• RE: "Boot from local drive" menuitem is broken on HP ProLiant BL460c G6 (c7000 blade chasis)

    Since FOG seems to be using SANBOOT for exiting is your HP Server in BIOS (legacy) mode or UEFI. The answer is different based on the mode the server firmware is in.

    For this server, go into the host definition. Lets assume this sever is in bios mode, change the BIOS exit type to GRUB First Hard Drive. Hint: You may need to experiment with the ext types to find the right one that works with your hardware. The rEFInd exit type is for UEFI hardware.

    The other thing I can say (at least for my company) we don’t have servers pxe boot through FOG. When we go to image a physical machine we press the F10 or F12 to bring up the boot manager during the system POST. Then from the boot manager we select PXE boot into FOG. This way we are sure there is no way to accidentally reimage a server. We have a rule that a technician must be in front of the server before it is allowed to be reimaged. If you use this method the hard drive is always defined first in the boot order.

    posted in FOG Problems
  • RE: By 2020, Intel is ending support for legacy/BIOS/non-UEFI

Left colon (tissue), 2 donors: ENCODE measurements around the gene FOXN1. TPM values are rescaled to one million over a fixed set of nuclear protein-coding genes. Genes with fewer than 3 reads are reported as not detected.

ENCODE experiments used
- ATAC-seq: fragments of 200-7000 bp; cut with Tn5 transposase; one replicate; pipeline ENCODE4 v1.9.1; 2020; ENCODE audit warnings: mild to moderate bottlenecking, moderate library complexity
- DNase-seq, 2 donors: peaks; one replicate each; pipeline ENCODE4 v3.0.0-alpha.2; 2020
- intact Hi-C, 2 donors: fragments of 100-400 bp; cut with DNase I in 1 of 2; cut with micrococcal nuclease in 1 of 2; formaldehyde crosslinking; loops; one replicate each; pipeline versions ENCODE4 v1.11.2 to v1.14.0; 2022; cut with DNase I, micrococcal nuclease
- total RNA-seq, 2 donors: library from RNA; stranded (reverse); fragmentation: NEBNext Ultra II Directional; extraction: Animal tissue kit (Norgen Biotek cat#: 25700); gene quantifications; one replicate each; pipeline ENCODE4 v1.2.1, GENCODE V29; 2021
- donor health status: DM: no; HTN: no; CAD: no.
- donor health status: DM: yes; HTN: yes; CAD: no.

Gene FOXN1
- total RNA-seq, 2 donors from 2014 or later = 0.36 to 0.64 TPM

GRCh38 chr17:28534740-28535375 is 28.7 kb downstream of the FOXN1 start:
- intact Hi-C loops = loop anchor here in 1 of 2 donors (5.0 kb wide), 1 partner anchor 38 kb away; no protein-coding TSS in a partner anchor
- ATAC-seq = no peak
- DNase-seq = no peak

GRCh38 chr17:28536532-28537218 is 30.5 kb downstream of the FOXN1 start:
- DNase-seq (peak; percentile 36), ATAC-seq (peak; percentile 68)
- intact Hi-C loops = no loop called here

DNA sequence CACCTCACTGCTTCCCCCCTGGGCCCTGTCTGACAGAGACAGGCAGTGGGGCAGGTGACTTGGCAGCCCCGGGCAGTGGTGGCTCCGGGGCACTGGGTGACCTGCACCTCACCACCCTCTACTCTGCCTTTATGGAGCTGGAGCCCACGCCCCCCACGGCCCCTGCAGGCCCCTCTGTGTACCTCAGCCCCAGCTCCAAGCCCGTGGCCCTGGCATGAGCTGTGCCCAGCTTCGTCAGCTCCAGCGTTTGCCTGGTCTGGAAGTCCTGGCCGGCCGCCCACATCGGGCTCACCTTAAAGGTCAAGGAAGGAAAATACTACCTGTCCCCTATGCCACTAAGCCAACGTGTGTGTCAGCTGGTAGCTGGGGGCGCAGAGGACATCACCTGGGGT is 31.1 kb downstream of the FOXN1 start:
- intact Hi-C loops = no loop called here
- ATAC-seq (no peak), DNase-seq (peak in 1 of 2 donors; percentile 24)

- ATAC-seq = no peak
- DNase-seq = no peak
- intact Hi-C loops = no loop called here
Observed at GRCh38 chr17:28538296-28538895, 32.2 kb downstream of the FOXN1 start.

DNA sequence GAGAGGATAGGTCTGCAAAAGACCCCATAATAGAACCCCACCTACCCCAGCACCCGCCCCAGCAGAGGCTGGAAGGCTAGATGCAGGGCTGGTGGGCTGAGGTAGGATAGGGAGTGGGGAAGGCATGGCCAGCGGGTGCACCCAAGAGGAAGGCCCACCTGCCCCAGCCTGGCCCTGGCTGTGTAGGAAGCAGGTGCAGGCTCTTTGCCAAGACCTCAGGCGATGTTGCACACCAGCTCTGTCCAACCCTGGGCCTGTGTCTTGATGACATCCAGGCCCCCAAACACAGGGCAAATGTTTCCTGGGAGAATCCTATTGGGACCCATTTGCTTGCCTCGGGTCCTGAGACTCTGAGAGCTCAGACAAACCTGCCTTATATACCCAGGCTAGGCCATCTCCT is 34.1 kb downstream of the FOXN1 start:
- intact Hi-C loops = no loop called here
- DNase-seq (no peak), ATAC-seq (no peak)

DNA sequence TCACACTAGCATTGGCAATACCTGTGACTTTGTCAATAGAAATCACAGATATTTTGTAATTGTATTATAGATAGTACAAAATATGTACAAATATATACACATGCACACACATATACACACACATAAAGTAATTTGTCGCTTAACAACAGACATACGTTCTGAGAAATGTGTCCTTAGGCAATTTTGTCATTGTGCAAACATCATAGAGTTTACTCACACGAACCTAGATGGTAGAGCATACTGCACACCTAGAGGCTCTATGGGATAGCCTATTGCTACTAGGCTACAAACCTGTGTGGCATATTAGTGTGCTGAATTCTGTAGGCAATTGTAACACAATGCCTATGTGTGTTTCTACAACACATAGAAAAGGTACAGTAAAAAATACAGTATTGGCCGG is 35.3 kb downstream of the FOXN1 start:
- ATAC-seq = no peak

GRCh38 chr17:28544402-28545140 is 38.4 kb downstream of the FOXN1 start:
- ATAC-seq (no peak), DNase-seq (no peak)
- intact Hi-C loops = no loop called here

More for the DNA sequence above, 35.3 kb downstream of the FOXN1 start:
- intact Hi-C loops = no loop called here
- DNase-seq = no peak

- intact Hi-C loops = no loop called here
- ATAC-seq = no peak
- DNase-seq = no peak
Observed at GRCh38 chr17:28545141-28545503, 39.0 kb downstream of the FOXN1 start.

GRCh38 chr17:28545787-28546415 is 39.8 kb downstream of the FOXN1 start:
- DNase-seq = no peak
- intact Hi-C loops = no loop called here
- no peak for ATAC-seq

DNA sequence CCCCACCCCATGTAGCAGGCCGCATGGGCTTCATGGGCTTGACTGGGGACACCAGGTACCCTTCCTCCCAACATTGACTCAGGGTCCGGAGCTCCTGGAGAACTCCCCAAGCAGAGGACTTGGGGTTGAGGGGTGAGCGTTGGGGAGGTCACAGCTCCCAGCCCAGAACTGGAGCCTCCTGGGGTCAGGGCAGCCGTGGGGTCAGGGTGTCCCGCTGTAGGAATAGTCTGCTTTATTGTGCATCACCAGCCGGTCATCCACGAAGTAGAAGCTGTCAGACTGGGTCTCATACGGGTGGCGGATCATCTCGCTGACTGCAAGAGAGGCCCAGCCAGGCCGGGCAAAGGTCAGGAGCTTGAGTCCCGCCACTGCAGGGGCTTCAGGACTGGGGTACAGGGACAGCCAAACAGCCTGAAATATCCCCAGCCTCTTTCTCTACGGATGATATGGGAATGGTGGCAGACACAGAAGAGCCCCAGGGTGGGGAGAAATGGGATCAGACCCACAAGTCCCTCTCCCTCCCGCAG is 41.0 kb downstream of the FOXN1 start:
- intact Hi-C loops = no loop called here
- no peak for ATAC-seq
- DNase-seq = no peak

@loosus456 said in By 2020, Intel is ending support for legacy/BIOS/non-UEFI:

    At least in older Dell firmware (unsure about newer ones), turning on UEFI would remove the PXE-on-wake option

    Ah OK. thats a firmware option inside the firmware. Interesting…

    I know at least in bios mode Dells had an option called PXE boot on next boot cycle. If I remember correctly with Dell’s CCTK you can tell the system boot pxe on the next system boot. That is a one shot function. You could deploy this instruction using CCTK and a FOG snapin.

    posted in General
  • RE: Boot Windows or Linux with FOG?

    @mron said in Boot Windows or Linux with FOG?:

    I want to clarify your answers.

    1. It would be difficult to create a single image that would allow multiple machines to dual boot.
    2. It would be easier to create separate Linux and Windows images and select one for loading from a server.

    Creating a dual boot system requires skill. Can it be done, yes. Knowing both operating systems will help you achieve your goal. FOG can clone this environment once you have it setup. You have 3 different issues.

    1. creating your golden image that both OS that dual boot.
    2. prepairing your golden image for cloning (i.e. syspreping windows)
    3. capturing and deploying with FOG

    As for licensing, fog doesn’t manage licensing at all. Fog does have the ability to assign windows activation key to systems during imaging by using the FOG client that is installed in the target OS. You have to assign the OS key on a host by host. Any application that support unattended installation can be deployed as a FOG snapin. Either way you must comply with all host licensing rules and track them externally to FOG. License counting is an external process to FOG. Remember FOG is an image cloning tool.